Main Engine Cut Off

Issue #4

NASA’s Orion

There’s no way around it: spaceflight wasn’t the focus of really anyone’s week. The US Presidential election dominated the news, and not much was announced in its wake. So much so, that I didn’t end up recording an episode of the podcast this week (not to mention that I lost my voice for the first half of it). Sorry about that! Hope you’ll forgive me, and I promise to make up for it next week.

Spaceflight isn’t close to the top issue of the election or the new administration, but Jeff Foust of SpaceNews wrote a nice article summing up what we could expect for space in the next 4 years. It’s worth a read. Specifically pay attention to the 9 key aspects of the plan.

Orion’s Future

While I don’t have all too much to say about the election with regards to spaceflight, there are more and more details beginning to emerge about NASA’s exploration roadmap into the 2020s. In the last issue, I talked a lot about the potential pivot from Mars to the Moon. Now we’re getting some hints as to the future of Orion. It’s important to remember that these trends were underway before the election, and probably would have continued regardless of the result.

The revelations about Orion’s future come from Eric Berger, who has some very interesting and well-placed sources. He wrote a piece for Ars Technica about an RFI, released this fall, focused on the production—or replacement—of Orion vehicles beyond EM–2.

Nevertheless, three sources familiar with the RFI, who agreed to speak on the condition of anonymity, told Ars there is more to the request than a simple extension for Orion’s primary contractor, Lockheed Martin. Perhaps most radically, the RFI may even open the way for a competitor, such as Boeing or SpaceX, to substitute its own upgraded capsule for Orion in the mid–2020s.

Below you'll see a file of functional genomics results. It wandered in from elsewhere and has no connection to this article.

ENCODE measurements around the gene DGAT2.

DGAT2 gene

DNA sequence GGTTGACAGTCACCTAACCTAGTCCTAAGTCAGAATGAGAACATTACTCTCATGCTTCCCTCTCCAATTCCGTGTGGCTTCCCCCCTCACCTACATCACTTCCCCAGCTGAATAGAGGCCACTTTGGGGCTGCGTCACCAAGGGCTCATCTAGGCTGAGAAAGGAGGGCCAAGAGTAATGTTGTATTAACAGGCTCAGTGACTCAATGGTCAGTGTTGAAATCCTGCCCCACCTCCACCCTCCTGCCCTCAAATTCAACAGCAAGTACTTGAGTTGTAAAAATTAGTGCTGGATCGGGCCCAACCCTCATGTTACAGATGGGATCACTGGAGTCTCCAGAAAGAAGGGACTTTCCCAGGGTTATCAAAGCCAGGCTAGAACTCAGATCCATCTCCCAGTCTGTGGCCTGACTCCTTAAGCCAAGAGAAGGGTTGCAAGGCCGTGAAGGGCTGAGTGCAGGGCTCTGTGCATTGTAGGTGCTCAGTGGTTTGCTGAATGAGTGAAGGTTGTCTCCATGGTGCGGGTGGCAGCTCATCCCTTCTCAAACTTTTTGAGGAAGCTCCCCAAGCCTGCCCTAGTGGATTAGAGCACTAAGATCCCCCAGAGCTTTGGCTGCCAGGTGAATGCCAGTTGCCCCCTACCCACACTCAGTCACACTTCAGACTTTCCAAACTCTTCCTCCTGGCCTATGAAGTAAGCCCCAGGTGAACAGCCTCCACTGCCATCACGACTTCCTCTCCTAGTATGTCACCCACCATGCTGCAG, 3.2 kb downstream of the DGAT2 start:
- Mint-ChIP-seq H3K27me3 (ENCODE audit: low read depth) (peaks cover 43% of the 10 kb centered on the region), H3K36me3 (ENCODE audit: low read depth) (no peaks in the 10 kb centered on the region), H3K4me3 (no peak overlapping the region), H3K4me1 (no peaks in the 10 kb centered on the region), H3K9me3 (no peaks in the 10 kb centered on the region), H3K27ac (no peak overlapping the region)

To me, this reads as follows: use the RFI to see how far down prices for Lockheed Martin-built Orion vehicles can realistically go, and if they don’t go far enough, replace its usage completely with commercially-sourced crew vehicles (namely the ones soon to be flying crew to the ISS). The commercial crew and cargo proponents seem to be slowly but surely gaining support within NASA.

The deep space habitat initiative seems to be following in those programs’ footsteps, and this RFI indicates that Orion may be following closely behind. Later in the article, Berger says that his sources indicate there are ongoing discussions about issuing a similar RFI for SLS. The new model for NASA programs is focused on fixed-price contracts to commercial partners who retain ownership of their products and supply NASA once they’re up and running.

This is a very encouraging direction for NASA to take. It would open up the exploration program, which, for decades, has been an insiders club building and flying the same hardware under new names. Shedding the old way of doing things for the competitive, fixed-price-contract future is a great way to keep their roadmap consistent while revolutionizing the way it all works.

This switch instantly makes the near future of NASA, SpaceX, Blue Origin, and others come together in quite an incredible way. If NASA focuses on their roadmap, and doesn’t get bogged down in specific vehicles or programs, they can leverage the best of what’s available and allow them to keep up with the speed at which things change. Additionally, it would spur a lot of private development, just the way the ISS programs have done.